From the definition of resistivity of a wire, we have

$$R=\rho\frac{\ell}{A}=\rho\frac{4\ell}{\pi d^{2}},$$

where R
is the resistance of the wire, $\ell$ is its length, $A=\pi\left(\frac{d} {2}\right)^{2}$ is its cross sectional area and $\rho$ is its resistivity. On the other hand, the power to be exerted on the coil is given by the formula

$$P=I^{2}R\quad\rightrightarrows \quad I=\sqrt{\frac{P}{R}},$$

and from the resistivity formula

$$I=\sqrt{\frac{P}{R}}=\frac{d}{2}\sqrt{\frac{\pi P}{\rho\ell}},$$

and we can put this in a form proportional to the magnetic field

$$B\propto n\cdot I=n\frac{d}{2}\sqrt{\frac{\pi P}{\rho\ell}}$$

There’s still one more question remaining to settle this; what’s the length of the wire required? The length of the wire depends on the diameter of the wire that will be used, since a thicker wire will occupy the area of the slot faster. Whether you wind your wire on a circle or a square, the length of the wire used will depend linearly on the side length or diameter of that geometry. If we call that $r$, then the length of the wire going to be $\ell=n\cdot k\cdot r$, where $k$ is $2\pi$ for a coil on the shape of a circle, and $4$ for a square coil, and $n$ is the number of turns. The formula of current then becomes:

$$n\cdot I=n\frac{d}{2}\sqrt{\frac{\pi P}{\rho\ell}}=n\frac{d}{2}\sqrt{\frac{\pi P}{\rho n\cdot k\cdot r}}=\frac{d}{2}\sqrt{\frac{\pi nP}{\rho\cdot k\cdot r}}.$$

Finally, the number of turns can be seen as the number of circles stacked in a hexagonal packing (as shown in the figure of the hexagonal packing). The number of circles (or cylindrical wires) with diameter $d$ packed in a slot of width $w$ and height $h$ can be approximated assuming a high number of circles (cylinders) per direction


where the factor $\cos30^{\circ}$ is simply due to the space saved with the hexagonal packing. In fact it doesn’t matter what packing you choose, since all packings will depend inversely on $d^{2}$, which is the important part. With this, the current formula becomes:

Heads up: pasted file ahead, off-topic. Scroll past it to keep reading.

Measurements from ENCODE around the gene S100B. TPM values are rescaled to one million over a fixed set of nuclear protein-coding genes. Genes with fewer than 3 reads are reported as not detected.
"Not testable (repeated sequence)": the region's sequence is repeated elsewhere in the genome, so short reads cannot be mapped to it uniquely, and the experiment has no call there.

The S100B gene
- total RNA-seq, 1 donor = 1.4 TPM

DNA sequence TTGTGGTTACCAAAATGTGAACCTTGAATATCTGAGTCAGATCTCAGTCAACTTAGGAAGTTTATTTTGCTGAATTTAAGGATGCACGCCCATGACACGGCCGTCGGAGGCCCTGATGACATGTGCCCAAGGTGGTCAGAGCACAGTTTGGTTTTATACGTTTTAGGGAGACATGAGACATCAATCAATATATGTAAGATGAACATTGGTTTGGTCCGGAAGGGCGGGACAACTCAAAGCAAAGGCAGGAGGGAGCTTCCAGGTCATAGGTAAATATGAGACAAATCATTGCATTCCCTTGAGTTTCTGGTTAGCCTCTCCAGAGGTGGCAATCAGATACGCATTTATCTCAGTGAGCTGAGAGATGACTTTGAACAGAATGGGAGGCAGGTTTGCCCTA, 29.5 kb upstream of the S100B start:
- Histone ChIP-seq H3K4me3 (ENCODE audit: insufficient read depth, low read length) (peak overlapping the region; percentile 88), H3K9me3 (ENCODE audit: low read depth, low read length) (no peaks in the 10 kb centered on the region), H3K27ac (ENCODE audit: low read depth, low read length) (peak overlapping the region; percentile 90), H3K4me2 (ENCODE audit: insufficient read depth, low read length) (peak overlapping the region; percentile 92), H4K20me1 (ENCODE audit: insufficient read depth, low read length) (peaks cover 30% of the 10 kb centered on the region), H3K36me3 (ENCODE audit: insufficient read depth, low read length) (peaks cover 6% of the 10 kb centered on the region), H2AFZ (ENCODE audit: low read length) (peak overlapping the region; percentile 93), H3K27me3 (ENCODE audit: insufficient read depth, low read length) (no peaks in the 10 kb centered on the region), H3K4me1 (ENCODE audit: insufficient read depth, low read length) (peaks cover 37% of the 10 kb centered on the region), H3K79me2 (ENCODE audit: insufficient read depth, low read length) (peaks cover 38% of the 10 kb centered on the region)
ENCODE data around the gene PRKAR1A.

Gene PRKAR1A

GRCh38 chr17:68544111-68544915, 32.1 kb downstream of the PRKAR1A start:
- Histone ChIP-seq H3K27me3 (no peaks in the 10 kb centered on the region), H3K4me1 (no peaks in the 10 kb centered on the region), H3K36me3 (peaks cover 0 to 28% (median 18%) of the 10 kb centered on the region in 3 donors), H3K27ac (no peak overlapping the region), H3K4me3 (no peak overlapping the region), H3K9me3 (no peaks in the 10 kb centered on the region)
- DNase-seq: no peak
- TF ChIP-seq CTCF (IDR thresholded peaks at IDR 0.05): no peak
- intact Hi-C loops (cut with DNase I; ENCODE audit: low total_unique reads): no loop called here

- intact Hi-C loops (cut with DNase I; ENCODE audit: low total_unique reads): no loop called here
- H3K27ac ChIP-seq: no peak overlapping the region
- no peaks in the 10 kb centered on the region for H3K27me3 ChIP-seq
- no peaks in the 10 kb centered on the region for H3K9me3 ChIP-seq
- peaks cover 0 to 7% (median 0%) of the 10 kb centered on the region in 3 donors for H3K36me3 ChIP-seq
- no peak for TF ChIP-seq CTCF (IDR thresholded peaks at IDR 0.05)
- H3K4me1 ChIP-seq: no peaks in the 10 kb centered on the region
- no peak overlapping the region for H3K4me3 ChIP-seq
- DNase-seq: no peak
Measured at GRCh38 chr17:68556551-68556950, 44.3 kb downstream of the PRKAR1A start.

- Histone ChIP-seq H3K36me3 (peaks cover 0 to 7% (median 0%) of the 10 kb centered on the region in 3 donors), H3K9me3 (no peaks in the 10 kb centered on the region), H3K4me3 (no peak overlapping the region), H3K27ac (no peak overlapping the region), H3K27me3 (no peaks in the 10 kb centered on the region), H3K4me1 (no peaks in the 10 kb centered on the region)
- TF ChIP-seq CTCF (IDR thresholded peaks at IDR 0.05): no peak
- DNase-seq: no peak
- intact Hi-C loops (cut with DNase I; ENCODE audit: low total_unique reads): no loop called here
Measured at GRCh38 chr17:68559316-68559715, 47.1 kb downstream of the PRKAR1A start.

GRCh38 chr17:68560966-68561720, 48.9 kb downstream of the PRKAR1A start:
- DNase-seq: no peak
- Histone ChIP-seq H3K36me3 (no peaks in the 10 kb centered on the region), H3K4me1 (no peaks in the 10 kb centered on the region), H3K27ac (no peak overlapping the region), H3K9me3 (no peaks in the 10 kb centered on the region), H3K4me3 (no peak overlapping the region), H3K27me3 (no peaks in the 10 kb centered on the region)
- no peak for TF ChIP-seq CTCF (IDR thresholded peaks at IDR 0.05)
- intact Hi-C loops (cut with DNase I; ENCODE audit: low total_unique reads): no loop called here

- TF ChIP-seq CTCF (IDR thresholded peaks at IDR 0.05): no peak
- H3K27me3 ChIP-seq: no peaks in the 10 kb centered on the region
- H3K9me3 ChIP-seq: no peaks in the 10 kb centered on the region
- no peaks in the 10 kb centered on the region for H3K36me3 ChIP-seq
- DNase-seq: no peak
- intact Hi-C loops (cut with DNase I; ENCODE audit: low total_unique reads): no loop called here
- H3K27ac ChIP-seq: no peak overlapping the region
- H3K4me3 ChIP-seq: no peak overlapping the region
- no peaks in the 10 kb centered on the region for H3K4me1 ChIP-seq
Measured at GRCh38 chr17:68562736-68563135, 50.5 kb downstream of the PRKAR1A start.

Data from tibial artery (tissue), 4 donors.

$$n\cdot I=\frac{d}{2}\sqrt{\frac{\pi nP}{\rho\cdot k\cdot r}}=\frac{1}{2}\sqrt{\frac{2\pi}{\sqrt{3}}}\sqrt{\frac{ whP}{\rho k r}}.$$

This result shows that the field doesn’t depend on the wire that we choose or the current we use. The magnetic field depends only on the power if the geometry of the coil is fixed.

One more important result here is that the power required is linearly proportional to $r$, which means that if your coils would have half the radius, half the power will be required. Thus it’s considerably important to make the coils as small as possible.

How to choose the wire diameter?

Having the magnetic field not depend on the wire thickness doesn’t mean we can choose it arbitrarily. In fact, the wire determines a very important characteristic, which is the voltage and amperage that we will need to generate. It doesn’t make sense to make a coil that will require 150 amperes and 0.1 volts, and that’s what the wire diameter determines for you. The thinner the wire is, the more resistance the coil will have, and thus more voltage will be required.

Thus, to fine-tune the production of your coil, decide the diameter of the wire after choosing the power supply that has the appropriate voltage and amperage.


It’s intuitive to think that the amount of current will tell how much field you’ll get, this is from simple, classical electromagnetism. However, in reality, it doesn’t really depend on the current. This is because the choice of the current depends on other parameters that are prioritized, such as the geometry of the coils. If the geometry of the coils is fixed, then it doesn’t matter how much current you put, but what matters is practically how much power one will put in.